John R. W. Stott, Christian Mission in the Modern World. Downers Grove, InterVarsity Press, 2008. 0830834117, 9780830834112.
This is a reprint of Stott’s classic with a new forward by Ajith Fernando. This book began life as the 1975 Chavasse Lectures at Wycliffe Hall, Oxford. Nothing has been changed in the book so it is somewhat dated but still an excellent resource for dealing with issues of Christian mission within the context of European sensibilities. He structures his lectures around defining words: mission, evangelism, dialogue, salvation and conversion. This is valuable not just to the stated “modern” world but especially the postmodern one.
In understanding mission we need to know that “The primal mission is God’s, for it is he who sent his prophets, his Son, his Spirit. Of these missions the mission of the Son is central, for it was the culmination of the ministry of the prophets, and it embraced within itself as its climax the sending of the Spirit. And now the Son sends as he himself was sent” (36). This is certainly the heart of mission. He then goes on to explain the relationship between mission and social work. This is an area North American Christians have not explored to the same extent as Europeans. Stott is clear that “the actual Commission itself must be understood to include social as well as evangelistic responsibility, unless we are to be guilty of distorting the words of Jesus” (37). We must take on the role of servants because “it is in our servant role that we can find the right synthesis of evangelism and social action” (39). The two are partners and “the two belong to each other and yet are independent of each other” (43). This is his definition of mission which is broad enough to not just encompass both spiritual outreach and Christian service, but to demand it.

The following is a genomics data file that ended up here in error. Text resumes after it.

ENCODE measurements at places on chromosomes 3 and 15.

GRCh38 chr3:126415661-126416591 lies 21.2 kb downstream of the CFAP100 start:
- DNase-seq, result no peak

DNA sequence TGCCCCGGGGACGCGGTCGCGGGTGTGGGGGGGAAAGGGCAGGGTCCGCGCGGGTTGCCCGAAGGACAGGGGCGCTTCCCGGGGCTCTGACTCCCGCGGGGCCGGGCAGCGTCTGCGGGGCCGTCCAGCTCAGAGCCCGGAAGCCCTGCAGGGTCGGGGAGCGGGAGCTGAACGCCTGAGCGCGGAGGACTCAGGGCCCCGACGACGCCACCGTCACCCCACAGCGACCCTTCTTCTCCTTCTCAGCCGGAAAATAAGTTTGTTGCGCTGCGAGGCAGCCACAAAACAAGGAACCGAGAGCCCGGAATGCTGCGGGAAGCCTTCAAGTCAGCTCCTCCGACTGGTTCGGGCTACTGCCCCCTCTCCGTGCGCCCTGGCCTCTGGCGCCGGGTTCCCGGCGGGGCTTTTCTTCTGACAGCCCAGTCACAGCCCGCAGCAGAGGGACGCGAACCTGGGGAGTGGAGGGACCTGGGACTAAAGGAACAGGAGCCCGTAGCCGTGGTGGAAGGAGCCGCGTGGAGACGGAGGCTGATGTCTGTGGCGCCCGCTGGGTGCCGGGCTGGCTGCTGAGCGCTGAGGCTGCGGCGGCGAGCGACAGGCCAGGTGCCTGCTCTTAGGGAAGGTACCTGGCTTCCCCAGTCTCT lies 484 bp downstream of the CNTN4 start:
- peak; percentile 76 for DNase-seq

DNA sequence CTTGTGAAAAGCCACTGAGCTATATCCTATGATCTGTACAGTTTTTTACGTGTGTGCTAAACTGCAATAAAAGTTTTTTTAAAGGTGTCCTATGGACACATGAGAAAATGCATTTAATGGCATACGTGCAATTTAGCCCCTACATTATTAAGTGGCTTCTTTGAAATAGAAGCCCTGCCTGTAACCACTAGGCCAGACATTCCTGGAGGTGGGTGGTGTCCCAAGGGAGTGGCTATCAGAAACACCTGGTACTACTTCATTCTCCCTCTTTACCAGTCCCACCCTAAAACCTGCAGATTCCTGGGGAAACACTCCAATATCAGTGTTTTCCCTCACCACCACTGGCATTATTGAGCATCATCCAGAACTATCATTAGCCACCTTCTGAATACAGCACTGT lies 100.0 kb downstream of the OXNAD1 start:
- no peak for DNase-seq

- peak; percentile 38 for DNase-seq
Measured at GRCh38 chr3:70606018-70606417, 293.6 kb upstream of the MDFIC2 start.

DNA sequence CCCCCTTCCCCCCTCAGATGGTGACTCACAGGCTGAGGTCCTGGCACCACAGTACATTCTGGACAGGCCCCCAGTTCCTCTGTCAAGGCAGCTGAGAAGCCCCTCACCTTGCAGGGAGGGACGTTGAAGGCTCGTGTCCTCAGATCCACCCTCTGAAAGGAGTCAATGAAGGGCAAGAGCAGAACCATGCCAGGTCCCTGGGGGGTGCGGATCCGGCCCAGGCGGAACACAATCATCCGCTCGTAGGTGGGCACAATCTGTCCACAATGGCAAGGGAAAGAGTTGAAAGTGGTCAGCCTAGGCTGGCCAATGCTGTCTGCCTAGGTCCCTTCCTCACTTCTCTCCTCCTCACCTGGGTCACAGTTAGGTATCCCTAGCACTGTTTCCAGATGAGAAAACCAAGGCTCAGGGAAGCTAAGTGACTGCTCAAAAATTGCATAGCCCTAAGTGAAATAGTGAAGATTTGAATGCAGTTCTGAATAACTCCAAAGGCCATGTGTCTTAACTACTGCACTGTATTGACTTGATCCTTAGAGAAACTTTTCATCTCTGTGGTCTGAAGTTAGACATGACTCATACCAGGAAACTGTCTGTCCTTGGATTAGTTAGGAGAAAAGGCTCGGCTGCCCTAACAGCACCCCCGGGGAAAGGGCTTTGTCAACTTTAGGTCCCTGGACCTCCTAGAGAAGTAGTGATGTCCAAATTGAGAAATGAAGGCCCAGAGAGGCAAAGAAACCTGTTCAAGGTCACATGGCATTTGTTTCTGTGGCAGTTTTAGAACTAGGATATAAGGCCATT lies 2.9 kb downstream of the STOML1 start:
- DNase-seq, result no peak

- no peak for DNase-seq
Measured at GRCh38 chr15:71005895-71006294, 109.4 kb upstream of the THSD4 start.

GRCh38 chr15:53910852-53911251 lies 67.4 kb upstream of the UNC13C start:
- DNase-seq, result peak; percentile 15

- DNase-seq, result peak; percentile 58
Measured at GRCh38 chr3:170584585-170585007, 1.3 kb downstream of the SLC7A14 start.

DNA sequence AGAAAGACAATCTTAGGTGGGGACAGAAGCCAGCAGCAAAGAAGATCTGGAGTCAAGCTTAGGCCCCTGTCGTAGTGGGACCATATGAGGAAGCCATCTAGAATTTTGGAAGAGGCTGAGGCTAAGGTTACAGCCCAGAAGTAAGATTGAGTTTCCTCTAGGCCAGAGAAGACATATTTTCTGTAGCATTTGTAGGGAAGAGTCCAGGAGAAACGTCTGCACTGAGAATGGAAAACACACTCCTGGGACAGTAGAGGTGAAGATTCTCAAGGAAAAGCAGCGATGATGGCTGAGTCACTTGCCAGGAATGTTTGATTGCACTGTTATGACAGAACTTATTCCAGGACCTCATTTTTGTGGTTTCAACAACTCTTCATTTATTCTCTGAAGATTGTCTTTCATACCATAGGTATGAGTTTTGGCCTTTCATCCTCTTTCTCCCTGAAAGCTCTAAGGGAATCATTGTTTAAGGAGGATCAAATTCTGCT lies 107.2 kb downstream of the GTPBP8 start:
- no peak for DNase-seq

Some have argued that evangelism must have results, otherwise it is not evangelism so Stott makes it clear, “Evangelism is the announcement of the good news, irrespective of the results” (60). Still true today: “Nothing hinders evangelism today more than the widespread loss of confidence in the truth, relevance and power of the gospel” (63). He works through five elements of the gospel: events (68-71); witnesses (71-74); affirmations (75-78); promises (78-80); and demands (80-83).
He then turns to the issue of dialogue with those of other religions. He mentions that it is almost impossible to find a dialogue partner who is entering it with the spirit of dialogue. He then examines dialogue with Hindus, Muslims, and industrial Britains. He then looks at salvation and conversion.
I was most interested with his comments regarding M. M. Thomas and his book Salvation and Humanization. Currently there is a similar debate over whether Muslims have to “leave Islam” in order to be Christian. Thomas argued that Hindus could remain within the Hindu community in the social, legal, and religious sense even after converting to Christianity (176). This parallels the arguments regarding “hidden” Muslim believers. Stott first quotes Lesslie Newbigin who rejected the idea, saying that in this case the person is still a Hindu. He then argues from the biblical record that Christians must undergo a transfer from one community to another. This transfer is seen in their baptism and church membership (178f).
Although I mentioned at the beginning that this book is somewhat dated we must learn from the past or we are doomed to repeat it. The issue of “hidden” believers is nothing new and we would do well to reflect on what was said 30+ years ago and apply it to our own situation today. Of course the initial definitions and reflections on mission are just as valid today and can help inform our own, often limited, perspective.